Chewy and pretty humourless but the science is very interesting. Saying that, if you just want facts there are online resources; one expects a certain finesse in a book.

workaday mp3. Unabridged. A fictionalised biography - fictionalised, yes, but enthralling in terms of scientific discovery.

From Publishers Weekly
In British author Dudman's stunning first adult novel, she reveals the poetry of science, interweaving a deep character study of German meteorologist Alfred Wegener (1880–1930) w
Oct 23, 2009 John rated it really liked it  ·  review of another edition

I'm usually not a great fan of US retitlings of UK books (think back to Christopher Priest's novel set in Hardy country, A Dream of Wessex, which in the US became The Perfect Lover), but in this instance I gave a cheer when I discovered on the copyright page that the original UK title had been Wegener's Jigsaw. Hellish emotive, wot?

To say this is a biographical novel about Alfred Wegener, the meteorologist/glaciologist who, in the early part of the 20th century, was the first to formulate and c
"Let me tell you about ice..."

I don't read a great deal of historical fiction (I like both history and fiction, I just generally prefer them separated) but I was eventually drawn into this one and enjoyed the majority of it. Wegener was a fascinating and underappreciated scientist, always searching, striving, and theorizing with a boundless curiosity that sent him wandering into uninhabited lands and unfamiliar fields (often to the irritation of the established experts in those fields). Clare Du
A good book, a fictionalized account of Alfed Wegener's life. For the non-geologists, Wegener was the one who first popularized the theory of continental drift, which revolutionized the science. He faced a lot of scorn at the time and didn't really get much recognition until after his death. This story was good, much about his explorations in the arctic, written to make you feel very very cold. While there were some excellent passages, as a whole the author had to stick to Wegener's actual biogr ...more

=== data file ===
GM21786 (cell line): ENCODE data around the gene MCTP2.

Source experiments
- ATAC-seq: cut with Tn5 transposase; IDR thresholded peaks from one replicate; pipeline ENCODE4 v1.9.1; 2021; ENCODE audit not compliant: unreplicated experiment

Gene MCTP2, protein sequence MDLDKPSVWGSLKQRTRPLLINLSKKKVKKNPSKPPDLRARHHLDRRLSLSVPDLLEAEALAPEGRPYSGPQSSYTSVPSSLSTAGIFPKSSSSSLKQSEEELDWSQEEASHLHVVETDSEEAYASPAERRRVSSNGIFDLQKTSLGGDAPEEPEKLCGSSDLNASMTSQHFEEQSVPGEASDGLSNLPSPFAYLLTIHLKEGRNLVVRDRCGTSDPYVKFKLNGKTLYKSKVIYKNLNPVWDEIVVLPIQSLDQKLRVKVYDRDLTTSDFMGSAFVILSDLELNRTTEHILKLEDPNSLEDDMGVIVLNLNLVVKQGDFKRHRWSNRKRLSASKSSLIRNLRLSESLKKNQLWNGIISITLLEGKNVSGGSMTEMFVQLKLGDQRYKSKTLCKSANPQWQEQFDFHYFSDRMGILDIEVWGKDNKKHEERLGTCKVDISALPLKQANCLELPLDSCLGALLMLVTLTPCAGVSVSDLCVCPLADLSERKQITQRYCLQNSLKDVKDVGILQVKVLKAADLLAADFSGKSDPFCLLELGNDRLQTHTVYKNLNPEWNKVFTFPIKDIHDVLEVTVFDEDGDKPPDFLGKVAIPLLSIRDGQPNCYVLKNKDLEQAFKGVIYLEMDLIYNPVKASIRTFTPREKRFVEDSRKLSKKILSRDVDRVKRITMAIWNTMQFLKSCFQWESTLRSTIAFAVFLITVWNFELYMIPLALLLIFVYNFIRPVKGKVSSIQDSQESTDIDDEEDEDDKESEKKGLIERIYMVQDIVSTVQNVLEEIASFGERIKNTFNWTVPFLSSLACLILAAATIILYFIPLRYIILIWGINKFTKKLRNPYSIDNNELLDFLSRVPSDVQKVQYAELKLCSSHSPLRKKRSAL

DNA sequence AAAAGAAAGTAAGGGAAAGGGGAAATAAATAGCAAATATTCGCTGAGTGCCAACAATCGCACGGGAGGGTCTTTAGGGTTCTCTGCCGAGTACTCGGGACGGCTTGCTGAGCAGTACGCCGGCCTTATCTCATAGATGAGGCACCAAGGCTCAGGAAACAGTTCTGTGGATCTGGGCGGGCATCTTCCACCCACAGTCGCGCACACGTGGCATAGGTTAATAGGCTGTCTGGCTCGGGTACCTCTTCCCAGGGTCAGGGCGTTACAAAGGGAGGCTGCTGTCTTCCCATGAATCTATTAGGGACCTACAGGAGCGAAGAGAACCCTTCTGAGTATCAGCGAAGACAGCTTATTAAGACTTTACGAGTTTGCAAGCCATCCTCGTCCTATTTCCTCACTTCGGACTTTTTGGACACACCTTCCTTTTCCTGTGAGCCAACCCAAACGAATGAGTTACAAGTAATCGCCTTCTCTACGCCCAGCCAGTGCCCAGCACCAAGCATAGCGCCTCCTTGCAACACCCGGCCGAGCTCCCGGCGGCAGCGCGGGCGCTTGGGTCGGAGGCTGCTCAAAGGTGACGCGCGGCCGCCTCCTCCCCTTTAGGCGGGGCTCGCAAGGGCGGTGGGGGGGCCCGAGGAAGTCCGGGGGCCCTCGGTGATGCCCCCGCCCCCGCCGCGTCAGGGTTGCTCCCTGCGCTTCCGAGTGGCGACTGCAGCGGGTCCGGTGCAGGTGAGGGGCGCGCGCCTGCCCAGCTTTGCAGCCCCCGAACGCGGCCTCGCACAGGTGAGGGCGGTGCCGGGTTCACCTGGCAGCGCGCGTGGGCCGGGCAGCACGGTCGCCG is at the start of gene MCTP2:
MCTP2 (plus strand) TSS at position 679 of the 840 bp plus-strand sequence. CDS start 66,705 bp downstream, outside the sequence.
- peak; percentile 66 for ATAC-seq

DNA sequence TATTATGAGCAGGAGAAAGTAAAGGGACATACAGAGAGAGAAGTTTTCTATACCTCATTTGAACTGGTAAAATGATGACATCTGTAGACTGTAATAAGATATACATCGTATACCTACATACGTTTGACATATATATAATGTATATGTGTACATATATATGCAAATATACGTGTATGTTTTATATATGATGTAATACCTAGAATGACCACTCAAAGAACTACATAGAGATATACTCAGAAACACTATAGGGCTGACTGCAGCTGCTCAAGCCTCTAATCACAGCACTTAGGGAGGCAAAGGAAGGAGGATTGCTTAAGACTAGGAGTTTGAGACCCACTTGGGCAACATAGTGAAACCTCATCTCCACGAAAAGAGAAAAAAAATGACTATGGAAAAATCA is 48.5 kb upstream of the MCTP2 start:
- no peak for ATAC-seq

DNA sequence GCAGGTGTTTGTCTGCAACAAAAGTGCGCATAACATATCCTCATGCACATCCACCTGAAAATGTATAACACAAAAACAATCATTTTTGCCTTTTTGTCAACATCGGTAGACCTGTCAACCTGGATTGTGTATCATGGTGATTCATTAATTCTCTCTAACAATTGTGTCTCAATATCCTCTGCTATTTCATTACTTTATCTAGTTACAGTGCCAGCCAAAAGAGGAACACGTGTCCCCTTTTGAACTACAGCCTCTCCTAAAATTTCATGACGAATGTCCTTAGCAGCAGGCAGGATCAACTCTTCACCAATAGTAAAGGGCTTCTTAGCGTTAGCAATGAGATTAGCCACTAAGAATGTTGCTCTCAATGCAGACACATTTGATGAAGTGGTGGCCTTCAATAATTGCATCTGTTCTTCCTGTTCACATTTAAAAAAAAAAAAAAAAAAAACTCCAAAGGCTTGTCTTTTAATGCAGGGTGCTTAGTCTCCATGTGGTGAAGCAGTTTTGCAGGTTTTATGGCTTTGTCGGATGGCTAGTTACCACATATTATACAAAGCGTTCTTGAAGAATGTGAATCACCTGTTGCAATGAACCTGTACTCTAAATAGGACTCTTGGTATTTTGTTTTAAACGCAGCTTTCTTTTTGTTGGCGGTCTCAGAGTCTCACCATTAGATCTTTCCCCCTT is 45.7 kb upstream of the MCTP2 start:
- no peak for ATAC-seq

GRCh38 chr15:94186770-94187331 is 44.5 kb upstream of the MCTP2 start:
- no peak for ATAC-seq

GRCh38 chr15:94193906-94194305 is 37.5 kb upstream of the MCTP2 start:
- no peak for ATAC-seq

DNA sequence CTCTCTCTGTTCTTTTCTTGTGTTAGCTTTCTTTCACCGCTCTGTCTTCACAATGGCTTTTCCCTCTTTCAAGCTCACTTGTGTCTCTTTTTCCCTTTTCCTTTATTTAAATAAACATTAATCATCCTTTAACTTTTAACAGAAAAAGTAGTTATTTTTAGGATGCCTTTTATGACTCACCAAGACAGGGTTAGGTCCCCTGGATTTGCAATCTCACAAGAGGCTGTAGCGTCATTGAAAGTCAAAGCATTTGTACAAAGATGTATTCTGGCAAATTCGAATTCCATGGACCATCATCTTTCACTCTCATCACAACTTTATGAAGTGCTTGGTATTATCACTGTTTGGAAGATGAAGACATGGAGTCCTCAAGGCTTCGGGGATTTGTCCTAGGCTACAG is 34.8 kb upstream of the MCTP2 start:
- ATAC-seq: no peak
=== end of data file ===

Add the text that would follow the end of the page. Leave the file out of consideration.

Ronald Wise
Aug 28, 2011 Ronald Wise rated it really liked it  ·  review of another edition
A novel about German scientist Alfred Wegener's research in the ice to support his theory of continental drift. Based on Wegener's diary and notes, it is written in a first person voice as though an autobiography. There is a stark contrast between the cozy scenes with family and friends in Germany, and the hazards and harsh conditions of his expeditions to Greenland as a meterologist, from the last of which he never returned. My experience of this book may have been heightened by the fact that I ...more
John Kaufmann
I seem to be the anomaly here, giving it just two-stars. I thought the book was okay - I did keep reading until the end. I typically read non-fiction, but thought this fictionalized account of Wegener and the development of the theory of continental drift might be an interesting alternative. Some of the parts of his expeditions to Greenland and flying in a hot air balloon were reasonably interesting. But I also thought there was way too much autobiographical stuff with his family and with his wi ...more
Oct 02, 2008 Tania rated it it was amazing  ·  review of another edition
Recommends it for: lovers of beautiful writing and gripping stories
This book is a wonderful example of how fiction can take us somewhere we would never otherwise have had access to: inside the mind of a historical figure, in this case Alfred Wegener. Clare Dudman achieves this so smoothly and movingly, without fireworks or cleverness. This is a powerful account of a man who has not recieved sufficient attention for his achievements, but it is also simply a beautifully-written and gripping story.
Sandra Ingham
Aug 07, 2014 Sandra Ingham rated it it was amazing  ·  review of another edition
Shelves: owned-books
Beautifully written and wonderfully descriptive story of the life of a somewhat forgotten but, in my opinion, extraordinary man. I felt l was taken on the journey with him, seeing the ice and snow and feeling the excitement and stress with every expedition.